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The Federal Cartel Office Fines Bicycle Wholesaler ZEG €13.4 million for Retail Price Maintenance

  • United Kingdom
  • Germany
  • Competition, EU and Trade


On 29 January 2019, the Federal Cartel Office (“FCO”), the German competition authority, fined bicycle wholesaler ZEG Zweirad-Einkaufs-Genossenschaft eG (“ZEG”) €13.4 million for engaging in resale price management (“RPM”) with 47 bicycle retailers. This followed a dawn raid on ZEG’s premises in February 2015 by the FCO after receiving a tip off from a company in the bicycle trading sector. This case highlights the FCO’s active enforcement against vertical restraints and RPM.

ZEG is a bicycle purchasing cooperative based in Cologne formed of around 960 independent bicycle retailers in Europe, around 670 of which are based in Germany. ZEG sells its own branded bicycles (e.g. Pegasus, Bulls and ZEMO) to retailers as well as certain models of other manufacturers, which ZEG sells exclusively.

The FCO found that, since 2007, ZEG directed its retailers not to undercut the minimum resale prices that it set for its own branded bikes, as well as other models that it exclusively sold. Following complaints from retailers about other retailers undercutting prices, ZEG conducted research into its retailers prices. Retailers that undercut the set price were asked to stick strictly to the recommended prices.

Andreas Mundt, President of the FCO stated that the arrangements “greatly restricted price competition between the members of the purchasing cooperation to the detriment of the consumer”. Under EU and German competition law, RPM is permitted in very limited and specific circumstances, namely, in a franchise system or similar distribution system for coordinated short-term low price campaigns. Mundt explained, however, that ZEG’s measures “far exceeded what is permissible and have created a situation similar to a sales cartel among the participating retailers”.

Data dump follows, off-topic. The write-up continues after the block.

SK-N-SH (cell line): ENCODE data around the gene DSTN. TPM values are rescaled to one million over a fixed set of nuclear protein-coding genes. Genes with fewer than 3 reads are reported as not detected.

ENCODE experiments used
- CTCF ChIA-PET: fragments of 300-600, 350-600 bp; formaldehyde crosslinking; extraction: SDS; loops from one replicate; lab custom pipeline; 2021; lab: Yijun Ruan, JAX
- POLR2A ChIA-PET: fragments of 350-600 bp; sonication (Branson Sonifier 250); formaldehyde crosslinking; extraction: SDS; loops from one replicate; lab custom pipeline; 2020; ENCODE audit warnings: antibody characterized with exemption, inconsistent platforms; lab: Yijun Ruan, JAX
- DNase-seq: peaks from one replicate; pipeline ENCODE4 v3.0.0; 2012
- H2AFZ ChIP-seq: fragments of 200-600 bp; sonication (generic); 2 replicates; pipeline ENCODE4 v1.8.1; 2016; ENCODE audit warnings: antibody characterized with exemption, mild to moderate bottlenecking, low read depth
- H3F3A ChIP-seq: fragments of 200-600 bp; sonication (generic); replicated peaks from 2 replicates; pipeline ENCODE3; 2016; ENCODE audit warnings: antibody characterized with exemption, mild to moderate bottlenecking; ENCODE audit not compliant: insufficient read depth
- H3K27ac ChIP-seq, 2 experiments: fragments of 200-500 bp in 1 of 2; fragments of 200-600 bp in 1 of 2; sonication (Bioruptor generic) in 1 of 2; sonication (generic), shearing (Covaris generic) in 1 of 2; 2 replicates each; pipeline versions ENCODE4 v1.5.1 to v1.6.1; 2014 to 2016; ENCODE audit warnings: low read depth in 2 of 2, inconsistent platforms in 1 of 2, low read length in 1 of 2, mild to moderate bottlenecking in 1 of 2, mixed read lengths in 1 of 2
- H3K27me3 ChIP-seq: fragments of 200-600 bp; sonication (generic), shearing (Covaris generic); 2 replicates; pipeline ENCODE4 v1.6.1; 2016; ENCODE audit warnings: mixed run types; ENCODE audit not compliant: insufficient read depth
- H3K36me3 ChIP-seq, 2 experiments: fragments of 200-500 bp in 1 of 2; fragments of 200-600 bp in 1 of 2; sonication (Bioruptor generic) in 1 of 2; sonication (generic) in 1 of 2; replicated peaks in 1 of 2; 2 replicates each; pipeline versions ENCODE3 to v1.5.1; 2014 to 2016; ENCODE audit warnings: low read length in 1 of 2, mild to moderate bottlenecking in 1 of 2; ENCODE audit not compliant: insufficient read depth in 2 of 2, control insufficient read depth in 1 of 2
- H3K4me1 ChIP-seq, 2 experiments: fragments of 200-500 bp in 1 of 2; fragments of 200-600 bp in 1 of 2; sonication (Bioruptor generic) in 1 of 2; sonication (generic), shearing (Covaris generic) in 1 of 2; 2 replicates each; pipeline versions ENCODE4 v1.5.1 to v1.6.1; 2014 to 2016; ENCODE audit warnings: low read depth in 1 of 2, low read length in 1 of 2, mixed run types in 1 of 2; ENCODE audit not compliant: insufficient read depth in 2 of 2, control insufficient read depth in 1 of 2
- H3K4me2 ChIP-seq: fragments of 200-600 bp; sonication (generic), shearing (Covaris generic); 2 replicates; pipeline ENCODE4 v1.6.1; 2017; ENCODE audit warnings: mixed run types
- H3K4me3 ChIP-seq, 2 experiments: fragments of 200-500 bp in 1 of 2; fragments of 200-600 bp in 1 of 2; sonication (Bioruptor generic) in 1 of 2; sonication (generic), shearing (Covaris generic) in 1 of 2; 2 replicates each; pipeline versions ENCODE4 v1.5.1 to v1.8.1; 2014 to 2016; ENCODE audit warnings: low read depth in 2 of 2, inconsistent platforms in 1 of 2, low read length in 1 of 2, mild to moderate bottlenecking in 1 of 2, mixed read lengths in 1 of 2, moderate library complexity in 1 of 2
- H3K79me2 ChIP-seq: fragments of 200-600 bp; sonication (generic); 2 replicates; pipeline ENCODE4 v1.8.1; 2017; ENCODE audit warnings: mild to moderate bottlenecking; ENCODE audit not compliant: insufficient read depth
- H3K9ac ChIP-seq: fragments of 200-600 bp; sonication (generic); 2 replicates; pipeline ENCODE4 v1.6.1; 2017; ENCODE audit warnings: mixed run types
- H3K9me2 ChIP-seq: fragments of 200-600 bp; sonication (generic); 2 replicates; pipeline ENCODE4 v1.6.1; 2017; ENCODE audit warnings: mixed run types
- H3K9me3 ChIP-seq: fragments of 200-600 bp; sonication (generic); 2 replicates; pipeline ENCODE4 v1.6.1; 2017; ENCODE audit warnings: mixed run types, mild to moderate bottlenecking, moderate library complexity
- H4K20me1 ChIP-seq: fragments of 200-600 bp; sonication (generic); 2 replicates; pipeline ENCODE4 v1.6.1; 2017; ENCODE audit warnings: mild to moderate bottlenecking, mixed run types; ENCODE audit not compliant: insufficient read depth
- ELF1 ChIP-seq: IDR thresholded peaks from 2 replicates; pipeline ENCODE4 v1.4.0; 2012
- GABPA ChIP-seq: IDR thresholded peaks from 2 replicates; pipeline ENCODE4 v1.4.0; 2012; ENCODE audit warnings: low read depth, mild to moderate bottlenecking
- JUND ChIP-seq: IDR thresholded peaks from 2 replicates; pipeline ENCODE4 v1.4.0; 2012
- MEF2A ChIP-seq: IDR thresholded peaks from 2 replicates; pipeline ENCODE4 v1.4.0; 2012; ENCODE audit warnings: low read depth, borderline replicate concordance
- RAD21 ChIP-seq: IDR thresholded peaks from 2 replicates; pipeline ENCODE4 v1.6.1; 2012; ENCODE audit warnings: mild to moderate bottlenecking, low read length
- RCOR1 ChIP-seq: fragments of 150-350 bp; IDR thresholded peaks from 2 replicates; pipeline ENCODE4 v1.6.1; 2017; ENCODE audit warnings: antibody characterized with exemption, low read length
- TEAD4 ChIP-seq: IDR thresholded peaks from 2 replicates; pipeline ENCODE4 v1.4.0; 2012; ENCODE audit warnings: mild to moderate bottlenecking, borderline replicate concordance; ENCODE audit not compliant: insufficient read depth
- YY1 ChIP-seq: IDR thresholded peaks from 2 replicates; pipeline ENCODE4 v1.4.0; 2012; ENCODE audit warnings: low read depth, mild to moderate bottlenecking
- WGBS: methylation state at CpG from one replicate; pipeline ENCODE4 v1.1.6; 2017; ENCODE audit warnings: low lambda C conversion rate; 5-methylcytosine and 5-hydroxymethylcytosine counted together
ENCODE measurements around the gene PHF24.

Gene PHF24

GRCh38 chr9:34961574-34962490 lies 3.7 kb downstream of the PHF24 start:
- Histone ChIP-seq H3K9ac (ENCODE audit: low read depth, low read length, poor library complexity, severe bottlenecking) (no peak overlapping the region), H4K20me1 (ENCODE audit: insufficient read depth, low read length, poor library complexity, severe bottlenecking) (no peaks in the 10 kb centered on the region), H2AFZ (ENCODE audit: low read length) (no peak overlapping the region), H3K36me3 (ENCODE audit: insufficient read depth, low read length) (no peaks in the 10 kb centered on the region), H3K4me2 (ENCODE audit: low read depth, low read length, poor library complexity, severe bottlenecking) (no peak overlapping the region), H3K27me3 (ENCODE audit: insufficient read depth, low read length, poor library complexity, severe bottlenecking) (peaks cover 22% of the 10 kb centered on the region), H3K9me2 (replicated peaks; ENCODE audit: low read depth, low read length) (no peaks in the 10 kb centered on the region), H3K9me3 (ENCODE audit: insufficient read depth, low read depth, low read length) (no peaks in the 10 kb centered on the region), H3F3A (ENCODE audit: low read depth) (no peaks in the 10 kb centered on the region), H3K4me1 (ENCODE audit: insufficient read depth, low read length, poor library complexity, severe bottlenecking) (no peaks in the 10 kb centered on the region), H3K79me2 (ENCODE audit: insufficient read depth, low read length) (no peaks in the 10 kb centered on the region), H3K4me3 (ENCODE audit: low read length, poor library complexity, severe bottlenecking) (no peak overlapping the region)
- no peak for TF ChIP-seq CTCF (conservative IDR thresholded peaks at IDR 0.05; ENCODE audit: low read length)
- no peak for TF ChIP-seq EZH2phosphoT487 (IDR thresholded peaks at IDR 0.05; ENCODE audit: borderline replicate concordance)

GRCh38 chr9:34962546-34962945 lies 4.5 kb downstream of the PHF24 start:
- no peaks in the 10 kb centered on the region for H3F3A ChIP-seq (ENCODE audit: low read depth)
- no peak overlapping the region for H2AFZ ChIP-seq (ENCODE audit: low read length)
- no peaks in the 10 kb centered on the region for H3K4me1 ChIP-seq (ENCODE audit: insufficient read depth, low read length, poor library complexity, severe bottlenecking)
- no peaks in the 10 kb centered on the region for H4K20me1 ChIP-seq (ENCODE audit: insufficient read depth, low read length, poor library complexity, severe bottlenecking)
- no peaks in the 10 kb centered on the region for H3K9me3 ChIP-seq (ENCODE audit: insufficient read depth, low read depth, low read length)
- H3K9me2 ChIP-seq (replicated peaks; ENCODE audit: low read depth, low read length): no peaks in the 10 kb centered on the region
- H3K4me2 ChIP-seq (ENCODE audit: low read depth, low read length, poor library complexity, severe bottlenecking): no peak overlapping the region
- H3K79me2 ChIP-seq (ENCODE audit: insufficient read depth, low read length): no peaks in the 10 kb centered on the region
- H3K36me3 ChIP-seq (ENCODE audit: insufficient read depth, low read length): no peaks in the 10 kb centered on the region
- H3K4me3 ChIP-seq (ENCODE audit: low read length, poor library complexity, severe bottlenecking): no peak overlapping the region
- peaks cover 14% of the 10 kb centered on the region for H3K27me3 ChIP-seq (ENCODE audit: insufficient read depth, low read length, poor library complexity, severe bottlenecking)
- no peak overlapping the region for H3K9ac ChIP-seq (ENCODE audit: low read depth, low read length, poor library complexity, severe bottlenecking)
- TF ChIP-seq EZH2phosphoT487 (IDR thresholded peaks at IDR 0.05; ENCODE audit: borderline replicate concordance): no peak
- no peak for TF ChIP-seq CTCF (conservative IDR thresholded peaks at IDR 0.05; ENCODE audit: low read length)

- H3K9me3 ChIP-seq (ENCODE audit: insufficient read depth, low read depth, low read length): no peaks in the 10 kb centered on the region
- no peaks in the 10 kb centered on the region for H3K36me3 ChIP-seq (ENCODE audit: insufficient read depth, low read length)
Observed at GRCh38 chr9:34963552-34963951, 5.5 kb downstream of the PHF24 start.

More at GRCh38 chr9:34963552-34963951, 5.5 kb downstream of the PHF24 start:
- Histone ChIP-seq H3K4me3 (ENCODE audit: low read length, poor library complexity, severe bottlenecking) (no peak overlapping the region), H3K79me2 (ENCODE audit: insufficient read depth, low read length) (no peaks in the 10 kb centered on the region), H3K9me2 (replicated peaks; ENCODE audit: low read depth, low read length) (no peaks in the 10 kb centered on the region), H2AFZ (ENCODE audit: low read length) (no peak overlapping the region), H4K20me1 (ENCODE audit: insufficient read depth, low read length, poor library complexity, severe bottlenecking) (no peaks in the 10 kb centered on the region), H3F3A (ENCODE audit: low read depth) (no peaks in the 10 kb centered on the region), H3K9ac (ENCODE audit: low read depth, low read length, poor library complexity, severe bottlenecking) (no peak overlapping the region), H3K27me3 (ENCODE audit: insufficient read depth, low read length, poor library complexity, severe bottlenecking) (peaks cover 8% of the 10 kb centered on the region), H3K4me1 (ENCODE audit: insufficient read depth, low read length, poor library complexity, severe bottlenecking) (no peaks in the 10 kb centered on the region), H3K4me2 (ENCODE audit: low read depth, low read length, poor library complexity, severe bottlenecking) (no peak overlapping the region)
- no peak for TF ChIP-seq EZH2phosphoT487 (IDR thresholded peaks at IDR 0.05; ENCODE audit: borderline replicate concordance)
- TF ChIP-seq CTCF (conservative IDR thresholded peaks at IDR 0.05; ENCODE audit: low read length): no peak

The FCO did not initiate proceedings against the retailers due to their secondary role in the price fixing arrangements. Furthermore, the retailers were not accused of having committed a cartel offence. In determining the level of ZEG’s fine, the FCO took account of the fact that ZEG had cooperated and had reached a settlement agreement with the FCO.


In recent years, both the European Commission and national competition authorities have increased their enforcement activity against vertical restrictions including RPM. In relation to purchasing cooperatives, the case against ZEG follows an investigation launched by the FCO in 2018 against VME Union, Germany’s largest furniture cooperation, to examine potential market power issues.